So, our pastor emails me and invites us to see it. Sarah can't go due to her work schedule but I decide to go. I rode out with some other friends not really knowing what to expect. The house is pretty impressive. It's sitting on a cliff overlooking Puget Sound and the view is quite spectacular. (I didn't take my camera...darn, darn, darn) Once inside, we got a tour of the house and it's art. There are baroque (and other style) paintings all over the house. I immediately noticed Gilbert Stuart's portrait of George Washington (one of many) but none of the other paintings were familiar to me. I loved his office. It was filled with replicas of armor, helmets and such. There was even a suit of chain mail that a couple of us tried on.
We ate dinner and it was very nice. It was a great opportunity to get to know some church folks a little better. After dinner, we went out to the museum that is in a separate building from the house. When we walked in I couldn't believe my eyes. It's a large space decorated in baroque style with marble floors and gold gilded ornaments throughout. Most, if not all, of the paintings have gilded frames, some of which he built and gilded himself. In fact, he had done all the gilding in the entire building. The walls were covered with paintings and the floor space was aligned with row after row of mannequins dressed in period military outfits. It was overwhelming. My favorite was the Scottish outfit with the sporran (belt) made out of a badger. He also had a drinking glass from the time of Christ and it's made out of glass. It looks like a modern day tumbler. He joked about it being the Holy Grail. Oh, and there was a gilded skull that I thought was interesting. It made me want to write a story called (wait for it) The Gilded Skull.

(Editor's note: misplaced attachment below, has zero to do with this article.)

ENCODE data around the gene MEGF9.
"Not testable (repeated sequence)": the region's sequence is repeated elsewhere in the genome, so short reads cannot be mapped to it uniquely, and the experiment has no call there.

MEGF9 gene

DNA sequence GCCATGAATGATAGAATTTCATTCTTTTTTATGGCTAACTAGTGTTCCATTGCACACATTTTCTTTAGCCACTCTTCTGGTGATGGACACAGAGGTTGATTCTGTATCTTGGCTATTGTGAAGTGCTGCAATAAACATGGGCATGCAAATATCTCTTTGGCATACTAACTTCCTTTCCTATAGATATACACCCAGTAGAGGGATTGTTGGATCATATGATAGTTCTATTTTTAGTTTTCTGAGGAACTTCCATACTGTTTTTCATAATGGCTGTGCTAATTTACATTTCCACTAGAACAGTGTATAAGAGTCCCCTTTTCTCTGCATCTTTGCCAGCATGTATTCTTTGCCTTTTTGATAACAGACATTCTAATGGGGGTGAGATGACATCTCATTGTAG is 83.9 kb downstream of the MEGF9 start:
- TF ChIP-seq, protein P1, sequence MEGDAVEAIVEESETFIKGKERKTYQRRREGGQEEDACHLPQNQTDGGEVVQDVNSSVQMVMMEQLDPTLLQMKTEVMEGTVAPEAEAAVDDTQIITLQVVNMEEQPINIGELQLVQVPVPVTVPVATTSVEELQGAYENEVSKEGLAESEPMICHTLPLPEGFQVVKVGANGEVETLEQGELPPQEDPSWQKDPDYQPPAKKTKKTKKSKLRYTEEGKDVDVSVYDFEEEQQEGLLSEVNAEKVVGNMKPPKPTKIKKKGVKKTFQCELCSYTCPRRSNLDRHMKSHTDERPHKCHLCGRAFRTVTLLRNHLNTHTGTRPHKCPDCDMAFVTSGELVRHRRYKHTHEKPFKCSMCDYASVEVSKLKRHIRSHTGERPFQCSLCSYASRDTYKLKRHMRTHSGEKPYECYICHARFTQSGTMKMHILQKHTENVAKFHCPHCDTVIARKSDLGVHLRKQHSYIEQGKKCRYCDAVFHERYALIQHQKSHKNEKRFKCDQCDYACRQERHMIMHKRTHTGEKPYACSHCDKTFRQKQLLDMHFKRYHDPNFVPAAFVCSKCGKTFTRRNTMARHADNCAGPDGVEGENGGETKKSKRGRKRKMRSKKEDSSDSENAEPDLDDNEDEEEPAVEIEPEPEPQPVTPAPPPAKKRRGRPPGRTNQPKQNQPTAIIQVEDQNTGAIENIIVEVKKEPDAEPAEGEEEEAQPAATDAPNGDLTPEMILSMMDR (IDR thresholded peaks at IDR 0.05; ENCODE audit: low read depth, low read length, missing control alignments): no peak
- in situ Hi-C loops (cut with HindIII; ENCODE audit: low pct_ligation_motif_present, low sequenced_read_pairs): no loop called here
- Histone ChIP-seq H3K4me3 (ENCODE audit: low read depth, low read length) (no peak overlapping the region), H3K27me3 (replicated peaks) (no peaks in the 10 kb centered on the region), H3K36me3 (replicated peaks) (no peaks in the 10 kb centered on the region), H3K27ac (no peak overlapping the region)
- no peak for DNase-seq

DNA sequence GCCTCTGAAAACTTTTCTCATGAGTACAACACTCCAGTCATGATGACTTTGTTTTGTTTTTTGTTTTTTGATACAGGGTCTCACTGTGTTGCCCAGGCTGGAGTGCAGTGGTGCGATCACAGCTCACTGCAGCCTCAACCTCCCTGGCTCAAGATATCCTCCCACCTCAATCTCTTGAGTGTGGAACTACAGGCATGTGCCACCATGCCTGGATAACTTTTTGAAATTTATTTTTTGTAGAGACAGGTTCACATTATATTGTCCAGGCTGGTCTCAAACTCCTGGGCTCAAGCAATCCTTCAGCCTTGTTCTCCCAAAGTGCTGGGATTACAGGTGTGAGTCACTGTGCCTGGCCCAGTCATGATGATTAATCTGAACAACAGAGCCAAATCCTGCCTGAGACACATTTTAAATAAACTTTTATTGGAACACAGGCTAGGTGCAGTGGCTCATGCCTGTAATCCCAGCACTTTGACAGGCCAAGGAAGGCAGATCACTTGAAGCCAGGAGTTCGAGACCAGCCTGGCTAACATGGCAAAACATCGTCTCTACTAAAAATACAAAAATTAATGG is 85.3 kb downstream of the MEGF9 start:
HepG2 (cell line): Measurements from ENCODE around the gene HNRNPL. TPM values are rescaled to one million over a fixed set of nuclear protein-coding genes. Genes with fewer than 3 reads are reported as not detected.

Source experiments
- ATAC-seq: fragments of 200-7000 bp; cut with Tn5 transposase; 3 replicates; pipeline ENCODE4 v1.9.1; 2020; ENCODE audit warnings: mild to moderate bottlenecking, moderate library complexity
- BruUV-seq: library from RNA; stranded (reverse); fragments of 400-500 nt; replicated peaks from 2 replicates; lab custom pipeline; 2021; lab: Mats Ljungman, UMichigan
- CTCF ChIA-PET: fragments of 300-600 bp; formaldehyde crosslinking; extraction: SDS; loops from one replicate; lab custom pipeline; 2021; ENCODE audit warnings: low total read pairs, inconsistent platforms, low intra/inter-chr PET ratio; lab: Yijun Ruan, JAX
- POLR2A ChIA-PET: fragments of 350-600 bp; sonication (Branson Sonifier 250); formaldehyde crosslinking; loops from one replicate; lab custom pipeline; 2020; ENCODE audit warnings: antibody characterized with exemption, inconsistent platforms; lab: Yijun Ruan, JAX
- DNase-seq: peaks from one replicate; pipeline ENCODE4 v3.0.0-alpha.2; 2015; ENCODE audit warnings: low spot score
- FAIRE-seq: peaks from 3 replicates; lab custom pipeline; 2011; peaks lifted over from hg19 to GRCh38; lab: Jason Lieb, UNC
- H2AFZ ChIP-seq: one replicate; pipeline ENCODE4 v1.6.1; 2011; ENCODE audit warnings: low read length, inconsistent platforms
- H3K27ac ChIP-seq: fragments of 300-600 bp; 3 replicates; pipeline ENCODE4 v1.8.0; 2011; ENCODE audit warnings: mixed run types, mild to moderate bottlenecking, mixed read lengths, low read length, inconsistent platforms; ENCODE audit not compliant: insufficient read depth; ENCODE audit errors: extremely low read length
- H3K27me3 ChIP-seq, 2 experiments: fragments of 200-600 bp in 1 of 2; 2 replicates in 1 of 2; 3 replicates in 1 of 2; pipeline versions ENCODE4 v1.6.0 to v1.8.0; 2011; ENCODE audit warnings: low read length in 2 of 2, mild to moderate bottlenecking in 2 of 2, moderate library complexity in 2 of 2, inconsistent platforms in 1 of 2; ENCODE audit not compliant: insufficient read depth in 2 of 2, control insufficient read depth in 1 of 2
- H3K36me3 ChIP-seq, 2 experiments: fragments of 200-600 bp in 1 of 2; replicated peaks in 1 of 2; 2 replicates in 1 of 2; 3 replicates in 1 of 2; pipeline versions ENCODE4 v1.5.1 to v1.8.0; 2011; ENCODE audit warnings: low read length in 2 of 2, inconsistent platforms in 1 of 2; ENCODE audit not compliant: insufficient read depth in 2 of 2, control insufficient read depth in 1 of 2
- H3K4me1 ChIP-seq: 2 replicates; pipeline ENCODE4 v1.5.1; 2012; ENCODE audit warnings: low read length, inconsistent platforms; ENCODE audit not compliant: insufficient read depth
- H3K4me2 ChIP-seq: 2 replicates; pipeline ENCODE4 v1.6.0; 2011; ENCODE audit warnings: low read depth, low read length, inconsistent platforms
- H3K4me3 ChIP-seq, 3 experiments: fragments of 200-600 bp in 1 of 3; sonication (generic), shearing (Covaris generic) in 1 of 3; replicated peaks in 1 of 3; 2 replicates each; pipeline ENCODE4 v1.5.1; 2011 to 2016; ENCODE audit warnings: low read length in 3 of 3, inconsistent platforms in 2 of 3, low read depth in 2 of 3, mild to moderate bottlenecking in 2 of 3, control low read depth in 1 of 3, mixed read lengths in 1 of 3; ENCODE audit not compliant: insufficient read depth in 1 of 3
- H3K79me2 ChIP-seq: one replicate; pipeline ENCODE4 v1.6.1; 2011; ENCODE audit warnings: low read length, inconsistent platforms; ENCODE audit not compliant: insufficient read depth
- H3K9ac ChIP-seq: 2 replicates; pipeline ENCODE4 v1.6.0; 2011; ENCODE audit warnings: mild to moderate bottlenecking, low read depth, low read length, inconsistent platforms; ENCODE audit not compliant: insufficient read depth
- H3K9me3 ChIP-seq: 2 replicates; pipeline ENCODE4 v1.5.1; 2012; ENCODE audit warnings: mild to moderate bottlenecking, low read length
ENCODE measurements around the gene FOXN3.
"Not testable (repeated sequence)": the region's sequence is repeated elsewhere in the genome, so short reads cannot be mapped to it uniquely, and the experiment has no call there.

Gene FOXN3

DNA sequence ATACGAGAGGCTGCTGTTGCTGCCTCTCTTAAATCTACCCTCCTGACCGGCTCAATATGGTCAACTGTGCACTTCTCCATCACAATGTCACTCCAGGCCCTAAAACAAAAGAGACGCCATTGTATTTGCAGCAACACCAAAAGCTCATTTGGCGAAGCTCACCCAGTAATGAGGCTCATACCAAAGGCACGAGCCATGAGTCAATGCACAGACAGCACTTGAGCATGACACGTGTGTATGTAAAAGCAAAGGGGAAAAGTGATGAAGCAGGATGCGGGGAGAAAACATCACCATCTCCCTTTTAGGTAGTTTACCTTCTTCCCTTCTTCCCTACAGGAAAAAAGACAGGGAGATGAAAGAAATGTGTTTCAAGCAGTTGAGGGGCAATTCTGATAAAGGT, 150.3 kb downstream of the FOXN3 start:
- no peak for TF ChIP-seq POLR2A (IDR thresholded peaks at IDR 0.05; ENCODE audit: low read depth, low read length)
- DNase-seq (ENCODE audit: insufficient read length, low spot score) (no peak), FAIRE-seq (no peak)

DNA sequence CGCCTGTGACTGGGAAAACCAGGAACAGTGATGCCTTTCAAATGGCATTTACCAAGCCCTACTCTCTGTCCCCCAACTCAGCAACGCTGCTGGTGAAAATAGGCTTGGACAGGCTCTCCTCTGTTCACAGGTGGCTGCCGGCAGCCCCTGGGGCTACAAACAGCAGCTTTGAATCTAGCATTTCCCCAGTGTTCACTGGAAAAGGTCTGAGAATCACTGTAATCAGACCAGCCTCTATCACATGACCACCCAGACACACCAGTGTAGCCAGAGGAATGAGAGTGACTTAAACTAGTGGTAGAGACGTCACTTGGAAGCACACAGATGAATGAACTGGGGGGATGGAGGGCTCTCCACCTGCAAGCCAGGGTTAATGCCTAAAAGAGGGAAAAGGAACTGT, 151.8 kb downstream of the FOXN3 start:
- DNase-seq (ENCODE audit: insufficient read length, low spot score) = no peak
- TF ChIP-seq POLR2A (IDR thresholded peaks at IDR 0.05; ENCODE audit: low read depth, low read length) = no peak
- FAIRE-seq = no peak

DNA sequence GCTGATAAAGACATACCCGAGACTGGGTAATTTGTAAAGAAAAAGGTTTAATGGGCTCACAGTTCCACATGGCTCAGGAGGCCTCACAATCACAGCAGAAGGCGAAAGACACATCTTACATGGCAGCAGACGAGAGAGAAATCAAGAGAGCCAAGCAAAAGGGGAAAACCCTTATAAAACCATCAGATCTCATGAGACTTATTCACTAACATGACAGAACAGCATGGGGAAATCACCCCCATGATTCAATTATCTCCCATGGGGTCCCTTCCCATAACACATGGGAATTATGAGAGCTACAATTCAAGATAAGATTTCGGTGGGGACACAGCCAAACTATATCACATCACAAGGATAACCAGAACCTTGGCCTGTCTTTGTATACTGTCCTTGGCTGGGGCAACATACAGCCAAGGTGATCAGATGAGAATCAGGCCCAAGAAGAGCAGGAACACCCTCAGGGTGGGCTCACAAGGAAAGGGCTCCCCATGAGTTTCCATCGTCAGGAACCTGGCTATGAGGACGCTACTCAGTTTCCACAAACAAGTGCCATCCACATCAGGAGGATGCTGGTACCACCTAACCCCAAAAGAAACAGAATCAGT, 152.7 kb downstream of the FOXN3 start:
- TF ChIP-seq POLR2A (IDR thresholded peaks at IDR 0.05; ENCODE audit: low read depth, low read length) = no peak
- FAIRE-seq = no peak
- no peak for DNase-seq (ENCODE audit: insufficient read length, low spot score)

I can't wait to go back when Sarah can go. She will go bonkers for all those outfits. I want to go back so I can look again. I'm sure I'll see different stuff the 2nd time around. I really appreciate them opening up their home like that to us. They are super hosts and nice people. Heck, Mike was trying make everyone eat Ben and Jerry's before we all left. (I was good and turned it down...but it was hard)
The time came to leave and we said our goodbyes. On the way home, we tried to process all we had seen. I don't think I can. I have that problem in any museum. I remember going to the Museum of Modern Art in NY. I spent the entire morning in there by myself just bouncing from room to room gasping audibly at the sight of some of my favorite works of art. (There's nothing like seeing the real thing) My friends who lived in Delaware at the time drove up to meet me and when they finally found me I was a babbling mess. I was in some sort of art catatonia. They calmed me down, took me to lunch and then we went back for more. I tell you, it was like art heaven. Mike's collection didn't affect me quite that way since it's not really a collection of things I'm into necessarily...but it was way cool and it was too much for my mind to grasp in one viewing. I've been reading lately about artists who suggest camping out in front of one work and meditating on it. I agree and I've done it but it's difficult. It's hard for your eye to focus on that one piece when you are surrounded by many.
Anyway, I am way off track now. Thanks Mike and Cheryl, for an unforgettable evening.